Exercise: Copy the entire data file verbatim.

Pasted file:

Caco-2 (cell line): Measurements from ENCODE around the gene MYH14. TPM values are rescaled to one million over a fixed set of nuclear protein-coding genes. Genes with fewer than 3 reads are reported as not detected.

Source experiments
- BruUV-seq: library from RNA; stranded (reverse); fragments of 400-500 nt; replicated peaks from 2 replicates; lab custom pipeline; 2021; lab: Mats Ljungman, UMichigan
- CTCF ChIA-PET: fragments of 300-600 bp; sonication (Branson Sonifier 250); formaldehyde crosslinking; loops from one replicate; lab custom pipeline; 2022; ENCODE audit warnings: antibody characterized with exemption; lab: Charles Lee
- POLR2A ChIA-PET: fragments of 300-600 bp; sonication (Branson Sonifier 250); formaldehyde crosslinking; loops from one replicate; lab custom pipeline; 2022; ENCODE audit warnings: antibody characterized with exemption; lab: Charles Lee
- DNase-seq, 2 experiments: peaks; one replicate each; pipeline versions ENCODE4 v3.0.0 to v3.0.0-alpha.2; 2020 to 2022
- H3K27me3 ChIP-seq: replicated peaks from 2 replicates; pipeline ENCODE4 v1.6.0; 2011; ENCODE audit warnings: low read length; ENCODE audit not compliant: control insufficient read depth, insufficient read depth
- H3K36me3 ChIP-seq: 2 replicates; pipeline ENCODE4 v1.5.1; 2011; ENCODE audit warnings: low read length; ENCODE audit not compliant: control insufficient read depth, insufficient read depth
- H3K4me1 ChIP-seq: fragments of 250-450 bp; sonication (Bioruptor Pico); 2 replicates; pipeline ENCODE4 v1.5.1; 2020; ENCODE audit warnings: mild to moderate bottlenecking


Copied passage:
Caco-2 (cell line): Measurements from ENCODE around the gene MYH14. TPM values are rescaled to one million over a fixed set of nuclear protein-coding genes. Genes with fewer than 3 reads are reported as not detected.

Source experiments
- BruUV-seq: library from RNA; stranded (reverse); fragments of 400-500 nt; replicated peaks from 2 replicates; lab custom pipeline; 2021; lab: Mats Ljungman, UMichigan
- CTCF ChIA-PET: fragments of 300-600 bp; sonication (Branson Sonifier 250); formaldehyde crosslinking; loops from one replicate; lab custom pipeline; 2022; ENCODE audit warnings: antibody characterized with exemption; lab: Charles Lee
- POLR2A ChIA-PET: fragments of 300-600 bp; sonication (Branson Sonifier 250); formaldehyde crosslinking; loops from one replicate; lab custom pipeline; 2022; ENCODE audit warnings: antibody characterized with exemption; lab: Charles Lee
- DNase-seq, 2 experiments: peaks; one replicate each; pipeline versions ENCODE4 v3.0.0 to v3.0.0-alpha.2; 2020 to 2022
- H3K27me3 ChIP-seq: replicated peaks from 2 replicates; pipeline ENCODE4 v1.6.0; 2011; ENCODE audit warnings: low read length; ENCODE audit not compliant: control insufficient read depth, insufficient read depth
- H3K36me3 ChIP-seq: 2 replicates; pipeline ENCODE4 v1.5.1; 2011; ENCODE audit warnings: low read length; ENCODE audit not compliant: control insufficient read depth, insufficient read depth
- H3K4me1 ChIP-seq: fragments of 250-450 bp; sonication (Bioruptor Pico); 2 replicates; pipeline ENCODE4 v1.5.1; 2020; ENCODE audit warnings: mild to moderate bottlenecking